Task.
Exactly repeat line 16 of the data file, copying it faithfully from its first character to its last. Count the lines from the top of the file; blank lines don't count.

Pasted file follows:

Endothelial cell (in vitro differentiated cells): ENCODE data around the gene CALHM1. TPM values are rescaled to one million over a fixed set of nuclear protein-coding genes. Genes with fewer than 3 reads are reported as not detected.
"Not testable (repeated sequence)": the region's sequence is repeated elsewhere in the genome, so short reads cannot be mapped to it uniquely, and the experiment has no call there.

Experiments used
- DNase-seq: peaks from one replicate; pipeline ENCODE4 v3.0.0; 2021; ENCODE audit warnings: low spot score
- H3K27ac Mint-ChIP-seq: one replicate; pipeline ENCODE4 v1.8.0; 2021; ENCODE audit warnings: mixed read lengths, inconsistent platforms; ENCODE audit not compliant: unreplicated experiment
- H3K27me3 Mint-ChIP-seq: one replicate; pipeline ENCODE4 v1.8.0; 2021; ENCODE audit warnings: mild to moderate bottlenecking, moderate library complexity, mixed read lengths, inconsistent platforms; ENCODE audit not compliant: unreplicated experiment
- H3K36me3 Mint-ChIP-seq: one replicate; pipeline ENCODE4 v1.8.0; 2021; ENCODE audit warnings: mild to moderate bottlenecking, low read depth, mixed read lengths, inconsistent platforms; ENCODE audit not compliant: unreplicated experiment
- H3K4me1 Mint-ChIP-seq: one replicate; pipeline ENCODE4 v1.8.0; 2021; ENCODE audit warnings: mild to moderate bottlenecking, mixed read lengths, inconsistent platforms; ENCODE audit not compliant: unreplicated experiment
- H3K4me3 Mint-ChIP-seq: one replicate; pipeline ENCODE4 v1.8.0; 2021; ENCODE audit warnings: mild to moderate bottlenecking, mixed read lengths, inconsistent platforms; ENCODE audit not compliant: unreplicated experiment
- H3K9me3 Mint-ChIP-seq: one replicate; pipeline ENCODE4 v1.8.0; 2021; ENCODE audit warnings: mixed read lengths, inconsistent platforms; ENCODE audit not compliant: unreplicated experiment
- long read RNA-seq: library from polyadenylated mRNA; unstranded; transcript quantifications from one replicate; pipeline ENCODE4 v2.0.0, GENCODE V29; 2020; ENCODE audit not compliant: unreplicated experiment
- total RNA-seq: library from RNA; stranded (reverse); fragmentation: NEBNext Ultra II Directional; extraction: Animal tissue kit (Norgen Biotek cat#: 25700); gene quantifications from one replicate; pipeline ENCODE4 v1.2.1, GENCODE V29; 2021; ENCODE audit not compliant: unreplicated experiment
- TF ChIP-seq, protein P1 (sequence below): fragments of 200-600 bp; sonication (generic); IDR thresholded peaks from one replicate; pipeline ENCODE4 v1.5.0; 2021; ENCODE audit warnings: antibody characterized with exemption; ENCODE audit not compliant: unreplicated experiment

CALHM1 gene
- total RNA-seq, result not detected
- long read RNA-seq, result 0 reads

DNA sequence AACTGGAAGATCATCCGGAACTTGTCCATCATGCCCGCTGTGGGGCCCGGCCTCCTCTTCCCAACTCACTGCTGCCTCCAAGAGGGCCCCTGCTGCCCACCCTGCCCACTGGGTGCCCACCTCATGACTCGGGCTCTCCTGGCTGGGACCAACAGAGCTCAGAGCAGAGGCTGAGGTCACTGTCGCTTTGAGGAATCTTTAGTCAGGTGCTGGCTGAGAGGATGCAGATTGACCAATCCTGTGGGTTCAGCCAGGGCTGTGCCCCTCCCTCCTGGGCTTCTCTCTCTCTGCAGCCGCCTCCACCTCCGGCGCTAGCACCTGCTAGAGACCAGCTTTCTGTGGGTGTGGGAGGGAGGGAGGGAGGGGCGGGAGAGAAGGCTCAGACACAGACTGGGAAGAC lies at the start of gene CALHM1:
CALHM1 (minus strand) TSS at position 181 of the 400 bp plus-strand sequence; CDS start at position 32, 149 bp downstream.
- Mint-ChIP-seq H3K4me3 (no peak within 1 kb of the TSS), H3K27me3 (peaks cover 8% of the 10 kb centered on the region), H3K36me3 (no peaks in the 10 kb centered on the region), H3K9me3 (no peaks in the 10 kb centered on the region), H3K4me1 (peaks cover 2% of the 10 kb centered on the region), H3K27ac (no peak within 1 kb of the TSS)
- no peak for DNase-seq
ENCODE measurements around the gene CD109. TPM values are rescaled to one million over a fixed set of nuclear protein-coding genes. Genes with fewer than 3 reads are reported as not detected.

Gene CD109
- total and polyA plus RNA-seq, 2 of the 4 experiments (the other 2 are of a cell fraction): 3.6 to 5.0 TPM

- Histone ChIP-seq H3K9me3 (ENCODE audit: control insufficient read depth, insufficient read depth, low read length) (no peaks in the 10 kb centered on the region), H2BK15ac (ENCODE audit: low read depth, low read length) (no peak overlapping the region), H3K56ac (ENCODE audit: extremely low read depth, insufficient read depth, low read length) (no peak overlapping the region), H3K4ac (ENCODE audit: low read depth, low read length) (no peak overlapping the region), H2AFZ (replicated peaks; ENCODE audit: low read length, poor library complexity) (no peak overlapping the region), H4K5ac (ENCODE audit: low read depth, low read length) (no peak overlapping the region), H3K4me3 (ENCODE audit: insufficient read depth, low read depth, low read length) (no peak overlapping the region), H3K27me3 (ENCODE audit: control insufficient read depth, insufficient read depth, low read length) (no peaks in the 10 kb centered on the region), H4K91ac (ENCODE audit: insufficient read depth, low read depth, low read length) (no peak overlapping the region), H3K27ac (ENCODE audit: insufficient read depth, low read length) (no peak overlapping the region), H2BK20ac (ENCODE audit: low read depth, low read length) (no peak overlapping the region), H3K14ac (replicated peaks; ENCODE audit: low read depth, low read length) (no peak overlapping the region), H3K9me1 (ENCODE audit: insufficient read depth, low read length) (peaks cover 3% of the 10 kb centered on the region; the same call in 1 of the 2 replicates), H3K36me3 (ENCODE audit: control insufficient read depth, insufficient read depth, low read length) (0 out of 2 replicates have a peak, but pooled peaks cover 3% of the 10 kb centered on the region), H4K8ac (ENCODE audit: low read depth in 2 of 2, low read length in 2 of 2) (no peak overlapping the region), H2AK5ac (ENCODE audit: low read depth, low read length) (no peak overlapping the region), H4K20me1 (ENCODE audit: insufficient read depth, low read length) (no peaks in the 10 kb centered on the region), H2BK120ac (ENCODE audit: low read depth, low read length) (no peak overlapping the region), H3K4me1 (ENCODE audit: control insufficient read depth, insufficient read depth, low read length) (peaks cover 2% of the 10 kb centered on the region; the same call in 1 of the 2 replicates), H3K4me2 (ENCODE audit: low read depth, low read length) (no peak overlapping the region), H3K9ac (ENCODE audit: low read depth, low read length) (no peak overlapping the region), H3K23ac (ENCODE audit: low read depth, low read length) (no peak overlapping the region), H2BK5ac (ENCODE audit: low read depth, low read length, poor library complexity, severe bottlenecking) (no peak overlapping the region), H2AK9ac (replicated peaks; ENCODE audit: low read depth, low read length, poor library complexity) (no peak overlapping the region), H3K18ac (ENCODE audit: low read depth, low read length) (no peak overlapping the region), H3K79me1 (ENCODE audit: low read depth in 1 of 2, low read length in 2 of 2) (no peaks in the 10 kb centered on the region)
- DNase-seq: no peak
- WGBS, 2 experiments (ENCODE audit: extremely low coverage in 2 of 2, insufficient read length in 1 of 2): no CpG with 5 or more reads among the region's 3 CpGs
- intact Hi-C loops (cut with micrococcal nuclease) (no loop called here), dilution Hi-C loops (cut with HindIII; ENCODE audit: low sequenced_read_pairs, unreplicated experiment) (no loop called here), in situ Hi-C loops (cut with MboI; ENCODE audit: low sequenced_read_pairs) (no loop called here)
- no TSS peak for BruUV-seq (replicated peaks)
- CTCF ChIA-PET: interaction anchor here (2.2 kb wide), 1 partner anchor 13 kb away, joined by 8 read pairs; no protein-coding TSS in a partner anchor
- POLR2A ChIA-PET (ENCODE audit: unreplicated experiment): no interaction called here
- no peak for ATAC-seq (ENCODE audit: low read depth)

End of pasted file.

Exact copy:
- long read RNA-seq, result 0 reads